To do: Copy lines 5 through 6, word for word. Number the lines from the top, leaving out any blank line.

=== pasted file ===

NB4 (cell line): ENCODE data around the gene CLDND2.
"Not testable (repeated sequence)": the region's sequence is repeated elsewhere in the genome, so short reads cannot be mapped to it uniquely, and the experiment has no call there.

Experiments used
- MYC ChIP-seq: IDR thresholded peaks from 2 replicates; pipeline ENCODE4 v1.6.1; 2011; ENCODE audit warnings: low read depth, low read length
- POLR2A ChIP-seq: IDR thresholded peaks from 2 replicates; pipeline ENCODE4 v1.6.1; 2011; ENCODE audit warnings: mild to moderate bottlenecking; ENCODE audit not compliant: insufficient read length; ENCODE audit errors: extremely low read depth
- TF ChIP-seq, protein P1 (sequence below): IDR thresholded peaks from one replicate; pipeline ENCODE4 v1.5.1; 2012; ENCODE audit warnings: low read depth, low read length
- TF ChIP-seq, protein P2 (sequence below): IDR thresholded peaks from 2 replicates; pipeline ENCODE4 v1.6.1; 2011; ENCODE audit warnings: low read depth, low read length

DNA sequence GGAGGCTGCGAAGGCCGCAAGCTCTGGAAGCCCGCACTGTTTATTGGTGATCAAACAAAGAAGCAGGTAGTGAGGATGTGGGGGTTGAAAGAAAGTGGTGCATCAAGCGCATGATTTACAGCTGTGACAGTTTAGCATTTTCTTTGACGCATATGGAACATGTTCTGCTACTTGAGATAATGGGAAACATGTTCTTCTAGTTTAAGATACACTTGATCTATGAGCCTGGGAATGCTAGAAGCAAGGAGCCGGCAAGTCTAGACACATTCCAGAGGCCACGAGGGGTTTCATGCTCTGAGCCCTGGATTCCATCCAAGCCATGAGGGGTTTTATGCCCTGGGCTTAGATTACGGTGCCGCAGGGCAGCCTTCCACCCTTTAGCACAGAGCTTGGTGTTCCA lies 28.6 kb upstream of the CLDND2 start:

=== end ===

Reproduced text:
- POLR2A ChIP-seq: IDR thresholded peaks from 2 replicates; pipeline ENCODE4 v1.6.1; 2011; ENCODE audit warnings: mild to moderate bottlenecking; ENCODE audit not compliant: insufficient read length; ENCODE audit errors: extremely low read depth
- TF ChIP-seq, protein P1 (sequence below): IDR thresholded peaks from one replicate; pipeline ENCODE4 v1.5.1; 2012; ENCODE audit warnings: low read depth, low read length